Yokosuka MXY-7 Ohka K1 KAI Model 43 "Two Seats"

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Company: Brengun - Website: Visit Site
Provided by: Brengun - Website: Visit Site
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If you are looking for a rather unique kit to add to your late-WWII collection of 1/72 scale Axis aircraft, Brengun has come through with a trainer variant of the Ohka rocket plane. The relatively small parts count makes this a quick build, but some experience with small photoetched parts will be beneficial. Modelers with some experience with small parts and working with plastic to improve the fit of parts will enjoy this build.

Built by Dai-Ichi Kaigun Koku Gijitsusho, 45 of the K1 version of the Ohka (Cherry Blossom) were built to train the future Kamikaze pilots of the rocket-powered plane. A forward tank was loaded with water to simulate the warhead weight on the combat aircraft, which was then dumped before landing. Requiring a speed of 130 mph to land the trainer, it was a difficult plane to land for the inexperienced pilots.

Upon opening the box for this kit you will find a single gray sprue with 22 parts, one clear sprue with the two canopies, and a small bag containing a small photoetched parts fret, three resin parts and an extra plastic part #14 (one is needed in both steps A and B, and only one is on the sprue). The instructions are printed in black and white on a single sheet of paper folded in half. The front page of the instructions shows the part locations, which is important as the sprues do not have numbers on them. A nice decal sheet is included, and as this kit only requires the use of three of them, there are several for your spares collection.

This kit has the feel of a limited run model as there are few “pin and hole” locators for aligning parts during assembly. The fuselage halves and wings have no locators, but they fit together without issue after a quick pass on a sanding stick. Most of the openings for the small parts (control sticks, landing skid supports, and Pitot tube) were undersized requiring a small drill bit to open them up a little. The resin tail planes fit beautifully, and the only filler that I used was on the fuselage, and this was minimal. I would recommend drilling holes in the underside of the wings to add the photoetched parts and also on the top of the fuselage for the sight. The directions do provide measurements to use for the underside of the wings, which was very helpful. While I had the Pitot tube set aside for installation after painting the body, I managed to knock an item into the clip holding it, which launched the pitot somewhere, maybe in the house, but I am not certain, so I used a small piece of stainless steel tubing as a replacement.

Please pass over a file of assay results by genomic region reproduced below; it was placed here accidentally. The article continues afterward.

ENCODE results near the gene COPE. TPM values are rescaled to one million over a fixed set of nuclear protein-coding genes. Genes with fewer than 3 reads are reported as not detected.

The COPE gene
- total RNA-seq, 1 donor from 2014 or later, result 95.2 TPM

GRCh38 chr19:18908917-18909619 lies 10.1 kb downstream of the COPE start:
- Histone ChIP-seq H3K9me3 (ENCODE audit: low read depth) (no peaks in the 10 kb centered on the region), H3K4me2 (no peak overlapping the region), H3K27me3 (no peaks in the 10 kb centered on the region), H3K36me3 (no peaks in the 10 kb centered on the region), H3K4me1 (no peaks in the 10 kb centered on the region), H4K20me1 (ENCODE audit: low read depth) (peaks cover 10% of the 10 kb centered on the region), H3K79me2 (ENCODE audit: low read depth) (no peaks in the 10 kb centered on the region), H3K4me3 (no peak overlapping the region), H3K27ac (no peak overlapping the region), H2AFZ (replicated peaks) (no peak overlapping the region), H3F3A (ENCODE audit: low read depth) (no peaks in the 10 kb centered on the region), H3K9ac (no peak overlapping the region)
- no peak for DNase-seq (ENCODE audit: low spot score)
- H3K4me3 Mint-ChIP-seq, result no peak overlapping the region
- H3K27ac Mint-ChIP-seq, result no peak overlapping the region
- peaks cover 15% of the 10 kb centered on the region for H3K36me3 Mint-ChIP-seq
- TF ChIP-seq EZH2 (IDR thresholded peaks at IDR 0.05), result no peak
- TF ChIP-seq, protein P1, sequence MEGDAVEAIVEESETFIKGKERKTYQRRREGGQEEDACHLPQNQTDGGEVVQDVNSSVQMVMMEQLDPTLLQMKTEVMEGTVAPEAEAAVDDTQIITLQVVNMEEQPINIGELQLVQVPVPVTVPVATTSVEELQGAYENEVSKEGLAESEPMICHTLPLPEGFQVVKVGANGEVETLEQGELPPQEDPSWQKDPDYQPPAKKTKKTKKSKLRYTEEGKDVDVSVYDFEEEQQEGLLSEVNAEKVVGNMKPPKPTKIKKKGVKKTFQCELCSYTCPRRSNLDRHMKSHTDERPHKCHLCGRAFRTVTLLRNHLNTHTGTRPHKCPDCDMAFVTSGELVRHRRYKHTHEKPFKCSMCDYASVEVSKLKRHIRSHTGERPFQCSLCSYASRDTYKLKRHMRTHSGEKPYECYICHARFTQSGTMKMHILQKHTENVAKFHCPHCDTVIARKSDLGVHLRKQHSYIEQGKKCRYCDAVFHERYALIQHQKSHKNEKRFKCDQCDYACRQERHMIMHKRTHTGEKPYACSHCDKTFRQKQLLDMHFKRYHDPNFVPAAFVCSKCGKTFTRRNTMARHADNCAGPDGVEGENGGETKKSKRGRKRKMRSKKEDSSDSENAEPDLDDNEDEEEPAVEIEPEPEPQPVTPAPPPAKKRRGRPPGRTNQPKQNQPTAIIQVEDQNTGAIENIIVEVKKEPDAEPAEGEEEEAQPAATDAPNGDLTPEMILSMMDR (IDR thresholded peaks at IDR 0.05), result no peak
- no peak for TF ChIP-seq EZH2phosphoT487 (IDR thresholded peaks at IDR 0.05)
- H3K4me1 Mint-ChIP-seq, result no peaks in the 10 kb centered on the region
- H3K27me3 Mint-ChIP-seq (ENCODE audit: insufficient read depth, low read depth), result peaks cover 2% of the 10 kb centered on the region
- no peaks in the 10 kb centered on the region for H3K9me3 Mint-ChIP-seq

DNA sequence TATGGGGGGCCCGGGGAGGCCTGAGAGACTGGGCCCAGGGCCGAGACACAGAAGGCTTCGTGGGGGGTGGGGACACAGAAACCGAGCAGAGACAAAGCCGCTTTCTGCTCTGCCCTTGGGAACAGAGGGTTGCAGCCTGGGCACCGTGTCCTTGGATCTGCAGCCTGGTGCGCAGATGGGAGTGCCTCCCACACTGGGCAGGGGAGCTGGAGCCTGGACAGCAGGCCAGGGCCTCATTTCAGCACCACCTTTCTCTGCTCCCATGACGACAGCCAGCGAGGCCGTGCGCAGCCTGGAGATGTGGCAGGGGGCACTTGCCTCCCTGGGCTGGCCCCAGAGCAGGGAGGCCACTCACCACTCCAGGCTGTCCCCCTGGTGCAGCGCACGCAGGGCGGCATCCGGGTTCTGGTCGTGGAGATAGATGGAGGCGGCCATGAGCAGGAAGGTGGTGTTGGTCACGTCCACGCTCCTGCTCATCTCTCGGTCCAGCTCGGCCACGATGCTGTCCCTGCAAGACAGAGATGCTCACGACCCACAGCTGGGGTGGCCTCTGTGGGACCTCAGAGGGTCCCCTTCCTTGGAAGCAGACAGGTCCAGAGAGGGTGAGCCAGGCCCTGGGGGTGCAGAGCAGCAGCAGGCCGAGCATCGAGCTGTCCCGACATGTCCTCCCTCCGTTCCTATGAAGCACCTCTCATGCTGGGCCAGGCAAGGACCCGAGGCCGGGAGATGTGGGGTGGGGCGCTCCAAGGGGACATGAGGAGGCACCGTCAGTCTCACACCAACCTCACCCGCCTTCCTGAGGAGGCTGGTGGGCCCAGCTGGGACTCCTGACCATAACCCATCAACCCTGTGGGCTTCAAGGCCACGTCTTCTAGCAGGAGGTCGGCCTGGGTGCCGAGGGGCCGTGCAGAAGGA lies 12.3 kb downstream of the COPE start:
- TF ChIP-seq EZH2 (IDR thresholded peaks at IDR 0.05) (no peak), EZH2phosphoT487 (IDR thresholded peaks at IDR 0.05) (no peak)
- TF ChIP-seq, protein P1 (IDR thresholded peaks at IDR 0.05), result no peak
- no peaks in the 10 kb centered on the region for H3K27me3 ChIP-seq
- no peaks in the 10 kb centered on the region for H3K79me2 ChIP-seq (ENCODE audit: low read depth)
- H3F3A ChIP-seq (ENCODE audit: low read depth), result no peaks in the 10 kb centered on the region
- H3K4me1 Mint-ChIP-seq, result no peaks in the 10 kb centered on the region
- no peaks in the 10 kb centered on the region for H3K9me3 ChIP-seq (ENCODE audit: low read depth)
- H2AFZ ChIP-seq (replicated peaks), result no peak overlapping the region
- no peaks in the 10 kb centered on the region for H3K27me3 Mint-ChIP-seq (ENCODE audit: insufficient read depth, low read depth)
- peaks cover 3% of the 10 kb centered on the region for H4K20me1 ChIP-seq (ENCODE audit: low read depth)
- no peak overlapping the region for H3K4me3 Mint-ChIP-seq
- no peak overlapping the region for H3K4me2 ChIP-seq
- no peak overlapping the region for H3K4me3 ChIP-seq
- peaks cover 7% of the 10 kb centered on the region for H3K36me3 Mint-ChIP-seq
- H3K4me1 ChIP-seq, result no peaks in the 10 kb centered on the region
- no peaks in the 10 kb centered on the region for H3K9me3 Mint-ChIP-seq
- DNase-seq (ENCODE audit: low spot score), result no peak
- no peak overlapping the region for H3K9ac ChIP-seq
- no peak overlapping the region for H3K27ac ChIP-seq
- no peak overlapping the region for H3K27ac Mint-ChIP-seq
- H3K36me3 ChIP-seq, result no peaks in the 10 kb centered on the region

I used Tamiya Cockpit Green, JN Gray, and Dark Green 2 for the majority of the painting while the seats and control panel gauges received Badger Stynylrez Black, and the rear wheel was painted with Vallejo Dark Rubber. Decals were added after a coat of Alclad Klear Kote, and Alclad Light Sheen was used for the final finish.

My plusses start with the fact that this is a unique release of a rare trainer used in late WWII Japan. The resin replacement tail pieces mimic the ones used on the trainer and the photoetched parts are a great addition to add realism to the wings. The decals look good and they settled easily with Micro Set and Micro Sol. The panel lines are all very finely recessed, and I would say are pretty accurate for this scale.

The only minus that I have for this kit is the small openings for parts, especially for the skid supports on the bottom of the fuselage; nothing that a small file cannot take care of. The other items were easily fit after opening the corresponding holes with a small drill bit.

In conclusion, I would highly recommend this kit to modelers with some experience with small parts who are fans of unique aircraft in 1/72 scale. The basic items fit well, and the instructions provide good direction for the locations of the photoetched parts. With a small number of parts and a simple paint scheme, this can be completed rather quickly.

I would like to thank the folks at Brengun for being gracious enough to provide this kit to the IPMS-USA for review! I also like to thank John Noack and Phil Peterson for their time and efforts in running the Review Corps as well as allowing me to perform this assessment. I also appreciate the folks behind the scenes in the Review Corps who keep the review machine running so well, and finally my most sincere appreciation to all who take the time to read this.


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